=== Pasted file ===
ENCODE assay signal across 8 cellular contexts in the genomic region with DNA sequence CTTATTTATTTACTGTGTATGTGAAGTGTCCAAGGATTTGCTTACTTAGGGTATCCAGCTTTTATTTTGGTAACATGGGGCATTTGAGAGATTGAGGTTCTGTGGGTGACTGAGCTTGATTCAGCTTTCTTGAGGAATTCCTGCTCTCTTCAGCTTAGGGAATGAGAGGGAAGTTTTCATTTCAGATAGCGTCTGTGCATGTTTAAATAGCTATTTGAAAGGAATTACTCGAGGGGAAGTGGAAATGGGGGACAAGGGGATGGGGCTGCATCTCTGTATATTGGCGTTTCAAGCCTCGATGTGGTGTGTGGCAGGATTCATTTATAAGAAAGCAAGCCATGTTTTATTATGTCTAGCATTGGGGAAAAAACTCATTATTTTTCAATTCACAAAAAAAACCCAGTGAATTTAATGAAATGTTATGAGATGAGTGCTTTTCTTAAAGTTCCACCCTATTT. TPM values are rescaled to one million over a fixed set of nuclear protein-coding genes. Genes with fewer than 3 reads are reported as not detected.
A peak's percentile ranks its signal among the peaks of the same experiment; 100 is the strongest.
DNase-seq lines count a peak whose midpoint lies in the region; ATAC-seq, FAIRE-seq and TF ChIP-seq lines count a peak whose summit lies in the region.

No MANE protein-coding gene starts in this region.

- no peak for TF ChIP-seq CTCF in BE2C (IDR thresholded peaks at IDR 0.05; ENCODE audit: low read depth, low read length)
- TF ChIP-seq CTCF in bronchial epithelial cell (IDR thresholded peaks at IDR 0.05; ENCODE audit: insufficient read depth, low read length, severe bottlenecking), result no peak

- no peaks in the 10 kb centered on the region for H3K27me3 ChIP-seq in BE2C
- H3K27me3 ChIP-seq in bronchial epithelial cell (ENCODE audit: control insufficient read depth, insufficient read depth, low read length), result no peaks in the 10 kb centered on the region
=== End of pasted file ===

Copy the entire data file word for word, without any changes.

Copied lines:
ENCODE assay signal across 8 cellular contexts in the genomic region with DNA sequence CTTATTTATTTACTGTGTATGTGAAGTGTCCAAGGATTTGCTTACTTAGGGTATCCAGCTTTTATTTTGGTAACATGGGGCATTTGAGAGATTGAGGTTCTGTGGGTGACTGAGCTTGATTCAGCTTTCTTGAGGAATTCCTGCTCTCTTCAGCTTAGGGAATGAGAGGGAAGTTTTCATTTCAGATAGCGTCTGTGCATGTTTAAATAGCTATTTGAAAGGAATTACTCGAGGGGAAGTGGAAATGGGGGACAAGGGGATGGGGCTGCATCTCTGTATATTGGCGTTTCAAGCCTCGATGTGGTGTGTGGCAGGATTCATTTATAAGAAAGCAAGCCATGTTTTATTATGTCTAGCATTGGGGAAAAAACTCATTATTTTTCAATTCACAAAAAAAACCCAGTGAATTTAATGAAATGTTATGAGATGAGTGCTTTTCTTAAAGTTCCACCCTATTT. TPM values are rescaled to one million over a fixed set of nuclear protein-coding genes. Genes with fewer than 3 reads are reported as not detected.
A peak's percentile ranks its signal among the peaks of the same experiment; 100 is the strongest.
DNase-seq lines count a peak whose midpoint lies in the region; ATAC-seq, FAIRE-seq and TF ChIP-seq lines count a peak whose summit lies in the region.

No MANE protein-coding gene starts in this region.

- no peak for TF ChIP-seq CTCF in BE2C (IDR thresholded peaks at IDR 0.05; ENCODE audit: low read depth, low read length)
- TF ChIP-seq CTCF in bronchial epithelial cell (IDR thresholded peaks at IDR 0.05; ENCODE audit: insufficient read depth, low read length, severe bottlenecking), result no peak

- no peaks in the 10 kb centered on the region for H3K27me3 ChIP-seq in BE2C
- H3K27me3 ChIP-seq in bronchial epithelial cell (ENCODE audit: control insufficient read depth, insufficient read depth, low read length), result no peaks in the 10 kb centered on the region